# Simple linear diff.eq.

1. Apr 11, 2009

### ImAnEngineer

Hey guys.

I've recently started studying differential equations. There is one thing I don't understand and of which I simply can't find an explanation.

I'm trying to solve some linear differential equations without using standard solutions.
Say we have the equation:
$$\frac{dp}{dt}=0.5p - 450$$

The next step is (according to my book):

$$(1) \frac{dp}{p-900}=\frac{1}{2} dt$$

All of the next steps that lead to the solution are clear to me. They use the chain rule to integrate, exponentiate, and get: $p=900+ce^\frac{t}{2}$.
But what I don't understand, is why they first write it in the form of eq.(1), and not as, say:
$$(2) \frac{dp}{.5p-450}=1 dt$$ ?

Last edited: Apr 12, 2009
2. Apr 11, 2009

### Pengwuino

It's equivalent, it's just that using .5 for the right hand side means the coefficient infront of p is simply 1 and the integration is slightly easier. If you used (2), a 2 would simply come out of the left hand side integration as well which makes up for the 1/2 on the right side.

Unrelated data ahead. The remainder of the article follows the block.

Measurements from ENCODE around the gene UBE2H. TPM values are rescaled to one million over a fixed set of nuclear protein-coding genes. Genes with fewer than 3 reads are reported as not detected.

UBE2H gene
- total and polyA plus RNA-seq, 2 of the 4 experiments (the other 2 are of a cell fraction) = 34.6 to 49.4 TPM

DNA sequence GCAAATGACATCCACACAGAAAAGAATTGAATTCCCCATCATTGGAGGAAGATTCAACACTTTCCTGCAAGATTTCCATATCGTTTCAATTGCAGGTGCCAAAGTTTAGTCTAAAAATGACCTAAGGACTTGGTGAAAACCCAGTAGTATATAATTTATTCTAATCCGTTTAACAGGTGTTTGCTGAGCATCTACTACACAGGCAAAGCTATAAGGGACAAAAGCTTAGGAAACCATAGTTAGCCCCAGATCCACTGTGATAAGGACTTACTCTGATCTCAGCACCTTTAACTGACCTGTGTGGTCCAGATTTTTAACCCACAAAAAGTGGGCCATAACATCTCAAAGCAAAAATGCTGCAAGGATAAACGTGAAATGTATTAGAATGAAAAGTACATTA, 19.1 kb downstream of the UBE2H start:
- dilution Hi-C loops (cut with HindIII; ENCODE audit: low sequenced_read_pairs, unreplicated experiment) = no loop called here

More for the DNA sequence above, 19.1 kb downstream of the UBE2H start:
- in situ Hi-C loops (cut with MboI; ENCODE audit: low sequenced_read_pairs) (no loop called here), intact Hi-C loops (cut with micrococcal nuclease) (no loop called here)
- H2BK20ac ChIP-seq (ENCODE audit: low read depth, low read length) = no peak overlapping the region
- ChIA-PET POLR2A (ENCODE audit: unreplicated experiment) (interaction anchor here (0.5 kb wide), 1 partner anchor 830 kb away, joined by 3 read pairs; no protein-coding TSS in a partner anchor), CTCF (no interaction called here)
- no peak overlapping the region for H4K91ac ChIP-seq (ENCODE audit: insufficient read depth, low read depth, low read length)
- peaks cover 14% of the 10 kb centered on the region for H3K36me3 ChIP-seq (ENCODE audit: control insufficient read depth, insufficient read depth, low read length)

Also, you do realize there is the 'dt' on the right side correct? It can't just disappear :).

3. Apr 12, 2009

### ImAnEngineer

I thought it should be equivalent, but when I integrate it I get a different solution. I'm trying to integrate it again now to see how I should get the 2 on the left hand side. Thanks for your answer.

PS: I realized that I forgot the dt's when I had turned of the computer and went to bed :D

4. Apr 12, 2009

### ImAnEngineer

Ah, now I see why the 2 comes in. If you integrate it without the 2, then you forget to compensate for the chain rule factor (or whatever you call it). I don't know if that sentence makes sense, but I get it now :) .